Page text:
Training

Specific training is based on the type of race; trails (technical and non-technical), road, mountain, or stage races.  Probably 90% or more of ultras are on trails.  A 50K on the trail to me is easier than a road marathon.  Trails require a little more preparation in getting ready for, but it’s more fun and it’s about getting to the finish line in one piece.  You should train on similar terrain to what you plan to race on.  I like to mix it up with road and trails.  Here are a few things you should consider.

Get in Long Runs.  The distance usually depends on the length of race you are training for and how much time you have to train before your race.  Don’t worry, the mileage won’t be the same distance as the race as your body needs time to recover from these longer durations.  These runs will improve muscle strength, stamina, and aerobic capacity.  During the long run, it’s good to focus on managing the effort and making sure it’s sustainable.  Sometimes I do easy efforts for a long run and other times I have a specific workout and pace I’m trying to hold.  It’s also ok to walk and in some races depending on difficulty it can be more efficient to walk rather than run.  For my first ultra I ran from aid station to aid station and walked while I was refueling at each aid station.

Back-to-Back long runs are another important workout when training for ultras.  That means doing a long run for two consecutive days.  I typically do these on the weekends as I have more time to train with my schedule.  It might be 20 miles both days or sometimes even longer depending what I’m training for.  Getting use to running on tired legs should be part of your training plan and will help you handle fatigue.  It will be challenging at first, but it gets easier the more times you do this as your body will learn how to recovery more efficiently.  This is really when you learn the importance of pacing yourself and fueling properly so you are recovered and ready for the next one.  I tend to focus quite a bit on form and running efficiency on day two because my body is tired and my form is more likely to break down.

Do some of your training on trails that will simulate conditions on the race course.  You need to know what it’s like and be able to practice on technique.  You will also find that your pace is typically not the same or as fast as on the road.  Find a shoe that is a good fit for you and is appropriate for the terrain you will be running.  There are trails shoes specifically designed for certain trails which have a lot more traction than road running shoes.  Practice running in them and make sure you are comfortable.  It’s also a good idea to begin tracking your miles and rotating your shoes.  I have at least five models that I rotate depending on where I run and the type of running I’m doing.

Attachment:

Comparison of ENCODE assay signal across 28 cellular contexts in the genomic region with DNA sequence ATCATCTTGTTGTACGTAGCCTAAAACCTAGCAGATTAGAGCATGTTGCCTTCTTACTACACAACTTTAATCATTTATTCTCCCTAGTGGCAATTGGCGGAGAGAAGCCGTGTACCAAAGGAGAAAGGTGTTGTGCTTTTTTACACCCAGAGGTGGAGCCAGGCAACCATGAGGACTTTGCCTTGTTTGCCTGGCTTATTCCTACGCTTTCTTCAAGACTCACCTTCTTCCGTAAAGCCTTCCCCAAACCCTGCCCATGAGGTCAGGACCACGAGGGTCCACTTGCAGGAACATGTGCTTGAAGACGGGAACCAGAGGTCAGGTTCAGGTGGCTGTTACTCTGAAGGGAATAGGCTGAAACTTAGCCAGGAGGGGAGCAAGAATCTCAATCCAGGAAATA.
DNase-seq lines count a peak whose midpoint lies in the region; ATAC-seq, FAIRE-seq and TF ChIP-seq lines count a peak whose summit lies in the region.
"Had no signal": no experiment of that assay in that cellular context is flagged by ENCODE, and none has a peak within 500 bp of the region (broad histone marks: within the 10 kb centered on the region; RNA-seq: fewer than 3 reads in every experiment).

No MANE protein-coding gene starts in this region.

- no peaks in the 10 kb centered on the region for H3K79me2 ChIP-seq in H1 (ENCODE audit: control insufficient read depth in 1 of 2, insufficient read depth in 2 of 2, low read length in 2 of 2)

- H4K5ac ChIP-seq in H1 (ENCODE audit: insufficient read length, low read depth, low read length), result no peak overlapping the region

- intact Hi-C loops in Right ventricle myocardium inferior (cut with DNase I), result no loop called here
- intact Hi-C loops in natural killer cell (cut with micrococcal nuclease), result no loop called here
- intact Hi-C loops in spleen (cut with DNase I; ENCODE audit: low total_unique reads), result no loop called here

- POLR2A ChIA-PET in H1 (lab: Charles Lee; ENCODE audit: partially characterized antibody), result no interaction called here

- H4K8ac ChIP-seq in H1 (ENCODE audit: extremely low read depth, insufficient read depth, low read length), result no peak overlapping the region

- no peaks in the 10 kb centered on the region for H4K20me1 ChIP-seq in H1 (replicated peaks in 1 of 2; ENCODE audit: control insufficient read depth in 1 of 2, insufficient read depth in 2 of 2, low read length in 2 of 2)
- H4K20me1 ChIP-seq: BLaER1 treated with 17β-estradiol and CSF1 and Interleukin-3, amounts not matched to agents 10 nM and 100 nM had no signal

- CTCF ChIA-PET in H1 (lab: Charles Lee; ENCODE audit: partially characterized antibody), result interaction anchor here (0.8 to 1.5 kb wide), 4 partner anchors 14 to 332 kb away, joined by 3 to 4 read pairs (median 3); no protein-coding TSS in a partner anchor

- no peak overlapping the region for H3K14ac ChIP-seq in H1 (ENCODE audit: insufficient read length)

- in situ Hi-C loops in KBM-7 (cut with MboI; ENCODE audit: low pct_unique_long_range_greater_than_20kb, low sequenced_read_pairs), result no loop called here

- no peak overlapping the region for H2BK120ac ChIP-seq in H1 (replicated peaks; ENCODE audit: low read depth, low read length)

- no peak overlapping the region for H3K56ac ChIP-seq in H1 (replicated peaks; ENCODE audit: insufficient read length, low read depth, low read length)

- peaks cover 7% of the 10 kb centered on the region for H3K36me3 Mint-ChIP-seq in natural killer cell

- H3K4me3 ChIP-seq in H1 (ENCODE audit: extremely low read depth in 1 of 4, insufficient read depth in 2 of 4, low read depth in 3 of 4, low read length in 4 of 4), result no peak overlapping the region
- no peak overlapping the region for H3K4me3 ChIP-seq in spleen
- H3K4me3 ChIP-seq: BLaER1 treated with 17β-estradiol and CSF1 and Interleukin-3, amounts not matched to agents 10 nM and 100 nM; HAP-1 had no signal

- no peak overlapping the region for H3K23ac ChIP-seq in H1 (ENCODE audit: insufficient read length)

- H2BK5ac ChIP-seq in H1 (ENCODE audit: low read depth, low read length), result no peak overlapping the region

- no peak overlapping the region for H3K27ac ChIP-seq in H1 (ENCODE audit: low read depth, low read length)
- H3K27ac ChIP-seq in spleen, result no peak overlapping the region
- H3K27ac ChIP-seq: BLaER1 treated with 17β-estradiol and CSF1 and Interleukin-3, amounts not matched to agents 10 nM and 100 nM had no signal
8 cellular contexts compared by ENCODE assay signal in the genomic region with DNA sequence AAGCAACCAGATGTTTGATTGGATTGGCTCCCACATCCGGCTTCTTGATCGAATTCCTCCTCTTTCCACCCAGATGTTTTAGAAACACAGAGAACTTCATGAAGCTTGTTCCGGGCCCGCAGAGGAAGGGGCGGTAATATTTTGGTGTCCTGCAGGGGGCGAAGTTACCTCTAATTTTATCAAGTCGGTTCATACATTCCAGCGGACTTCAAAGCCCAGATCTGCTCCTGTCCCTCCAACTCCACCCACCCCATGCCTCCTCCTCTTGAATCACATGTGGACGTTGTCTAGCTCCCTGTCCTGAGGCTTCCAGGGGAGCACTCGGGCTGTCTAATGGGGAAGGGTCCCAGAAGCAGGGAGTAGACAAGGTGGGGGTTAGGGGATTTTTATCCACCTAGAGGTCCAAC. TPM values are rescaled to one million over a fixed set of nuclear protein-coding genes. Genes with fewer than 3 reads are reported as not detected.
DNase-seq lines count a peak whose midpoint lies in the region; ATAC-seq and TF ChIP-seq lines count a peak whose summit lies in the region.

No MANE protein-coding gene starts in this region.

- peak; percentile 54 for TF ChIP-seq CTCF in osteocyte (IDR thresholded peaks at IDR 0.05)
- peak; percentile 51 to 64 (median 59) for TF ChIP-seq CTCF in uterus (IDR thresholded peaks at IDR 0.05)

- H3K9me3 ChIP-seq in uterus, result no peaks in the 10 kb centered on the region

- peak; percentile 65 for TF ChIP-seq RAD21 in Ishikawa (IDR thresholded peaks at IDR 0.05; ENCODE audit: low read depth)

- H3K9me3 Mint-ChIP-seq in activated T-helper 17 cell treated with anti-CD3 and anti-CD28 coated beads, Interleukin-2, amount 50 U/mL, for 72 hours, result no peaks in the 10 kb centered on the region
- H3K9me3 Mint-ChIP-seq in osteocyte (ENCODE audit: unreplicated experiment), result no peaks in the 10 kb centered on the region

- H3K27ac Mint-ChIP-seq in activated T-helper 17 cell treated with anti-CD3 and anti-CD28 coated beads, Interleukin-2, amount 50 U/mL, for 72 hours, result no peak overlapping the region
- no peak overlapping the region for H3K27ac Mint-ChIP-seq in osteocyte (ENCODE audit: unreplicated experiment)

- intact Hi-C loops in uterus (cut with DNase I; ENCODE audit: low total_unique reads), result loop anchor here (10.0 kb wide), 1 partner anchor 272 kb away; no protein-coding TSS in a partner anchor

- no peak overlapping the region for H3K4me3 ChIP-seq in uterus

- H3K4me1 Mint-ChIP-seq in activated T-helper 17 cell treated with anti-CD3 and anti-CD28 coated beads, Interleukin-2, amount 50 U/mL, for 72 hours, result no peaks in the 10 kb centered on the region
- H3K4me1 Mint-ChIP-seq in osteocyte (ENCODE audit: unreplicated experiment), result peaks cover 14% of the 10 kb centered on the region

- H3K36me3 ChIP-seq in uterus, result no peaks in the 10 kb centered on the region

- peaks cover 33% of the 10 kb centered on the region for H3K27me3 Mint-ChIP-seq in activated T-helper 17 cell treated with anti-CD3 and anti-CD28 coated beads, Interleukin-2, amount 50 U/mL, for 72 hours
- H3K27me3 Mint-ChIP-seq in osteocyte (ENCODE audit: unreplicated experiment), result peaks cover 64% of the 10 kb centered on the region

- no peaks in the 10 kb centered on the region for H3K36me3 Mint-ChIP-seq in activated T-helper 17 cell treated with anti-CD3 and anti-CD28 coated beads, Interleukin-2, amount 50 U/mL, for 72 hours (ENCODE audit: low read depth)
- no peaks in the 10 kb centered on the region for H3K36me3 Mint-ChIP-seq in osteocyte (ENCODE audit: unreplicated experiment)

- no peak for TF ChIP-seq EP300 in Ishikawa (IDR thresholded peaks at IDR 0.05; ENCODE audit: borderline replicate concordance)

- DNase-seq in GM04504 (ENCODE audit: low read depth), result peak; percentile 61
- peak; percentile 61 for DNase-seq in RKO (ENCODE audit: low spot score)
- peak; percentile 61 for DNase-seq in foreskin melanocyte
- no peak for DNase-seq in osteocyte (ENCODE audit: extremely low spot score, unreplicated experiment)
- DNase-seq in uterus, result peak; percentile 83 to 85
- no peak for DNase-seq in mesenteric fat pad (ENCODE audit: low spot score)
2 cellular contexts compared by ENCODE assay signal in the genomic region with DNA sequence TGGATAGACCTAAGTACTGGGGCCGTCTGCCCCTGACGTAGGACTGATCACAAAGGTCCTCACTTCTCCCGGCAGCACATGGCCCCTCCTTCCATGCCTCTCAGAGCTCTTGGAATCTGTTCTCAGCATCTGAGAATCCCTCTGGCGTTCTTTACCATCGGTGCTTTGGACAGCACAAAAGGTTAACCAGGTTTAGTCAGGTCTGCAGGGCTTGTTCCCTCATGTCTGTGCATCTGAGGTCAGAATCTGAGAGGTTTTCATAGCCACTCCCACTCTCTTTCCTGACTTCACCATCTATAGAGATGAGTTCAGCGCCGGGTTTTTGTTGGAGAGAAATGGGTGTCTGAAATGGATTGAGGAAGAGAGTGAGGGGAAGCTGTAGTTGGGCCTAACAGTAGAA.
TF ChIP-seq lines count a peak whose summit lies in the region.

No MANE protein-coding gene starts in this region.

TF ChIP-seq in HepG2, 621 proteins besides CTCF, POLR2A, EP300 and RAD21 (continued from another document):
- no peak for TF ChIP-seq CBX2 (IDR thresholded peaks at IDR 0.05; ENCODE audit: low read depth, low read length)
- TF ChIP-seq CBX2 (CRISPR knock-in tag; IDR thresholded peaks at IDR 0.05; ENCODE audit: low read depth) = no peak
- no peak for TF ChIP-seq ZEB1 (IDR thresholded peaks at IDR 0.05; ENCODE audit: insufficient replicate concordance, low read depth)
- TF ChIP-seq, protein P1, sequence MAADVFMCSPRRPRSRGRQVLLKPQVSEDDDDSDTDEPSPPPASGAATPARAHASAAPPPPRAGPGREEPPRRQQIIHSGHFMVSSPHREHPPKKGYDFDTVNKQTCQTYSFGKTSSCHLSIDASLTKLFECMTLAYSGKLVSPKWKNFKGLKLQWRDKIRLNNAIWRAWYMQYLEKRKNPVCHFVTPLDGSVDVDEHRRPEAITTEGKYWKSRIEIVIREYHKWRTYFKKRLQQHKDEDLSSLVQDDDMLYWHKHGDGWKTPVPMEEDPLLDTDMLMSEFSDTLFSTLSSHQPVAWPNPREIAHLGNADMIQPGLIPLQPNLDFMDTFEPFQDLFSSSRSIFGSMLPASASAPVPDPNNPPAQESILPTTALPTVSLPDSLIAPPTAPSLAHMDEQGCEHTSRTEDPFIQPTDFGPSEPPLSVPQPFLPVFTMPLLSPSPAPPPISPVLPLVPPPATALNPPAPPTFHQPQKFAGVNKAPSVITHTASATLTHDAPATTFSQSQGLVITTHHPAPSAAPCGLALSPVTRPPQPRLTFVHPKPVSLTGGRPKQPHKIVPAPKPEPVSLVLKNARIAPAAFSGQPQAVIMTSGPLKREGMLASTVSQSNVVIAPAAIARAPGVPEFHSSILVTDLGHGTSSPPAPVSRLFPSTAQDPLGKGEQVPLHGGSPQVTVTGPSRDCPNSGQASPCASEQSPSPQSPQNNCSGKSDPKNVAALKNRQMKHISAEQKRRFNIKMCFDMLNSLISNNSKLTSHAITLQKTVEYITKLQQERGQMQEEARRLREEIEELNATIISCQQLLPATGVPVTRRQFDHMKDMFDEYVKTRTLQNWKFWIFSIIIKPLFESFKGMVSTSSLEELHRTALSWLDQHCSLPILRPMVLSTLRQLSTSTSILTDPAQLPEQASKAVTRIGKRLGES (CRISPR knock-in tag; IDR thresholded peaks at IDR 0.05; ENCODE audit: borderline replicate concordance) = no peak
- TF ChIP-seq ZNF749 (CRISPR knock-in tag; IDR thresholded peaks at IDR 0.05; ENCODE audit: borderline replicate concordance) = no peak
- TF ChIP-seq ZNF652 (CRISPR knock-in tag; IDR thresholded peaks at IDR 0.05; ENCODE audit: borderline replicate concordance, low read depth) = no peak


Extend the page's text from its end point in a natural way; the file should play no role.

Be patient and don’t rush into speed work.  It can take months of base work to get prepared for an ultra.  Easy running up front is best for your aerobic capacity and endurance.  I haven’t lost much speed since training for ultras and have still been able to set PR’s in shorter distance races due to having a stronger engine.

Incorporate strength and core exercises into your routine as well as stability exercises at least a couple times a week.  This could be as simple as combining basic core exercises with lunges, squats, and bounding drills.  This will help you run stronger and allow you to maintain your form much longer.  If you have access to a PT or Running Coach, ask them for some specific strength and conditioning exercises.

Last but not least, recovery and rest days are just as important as any workout.  I’ve learned a lot about recovery and the importance of ongoing maintenance.  You must dial it back when the purpose of a workout is a recovery run.   Once I changed my perception on this I noticed a huge difference and saw the most gains in my training.  I do lots of easy runs and slow my pace quite a bit so I’m fresh for the next workout.  I’m able to give more on the harder days when it counts the most.  The rest day is an opportunity for your body to adapt to the previous training load and ultimately get stronger.  Every athlete is different and some may need more than one day off a week.  You have to learn what works best for you.  I have found that routine massages and making frequent visits to my sports doctor has allowed me to recover quicker.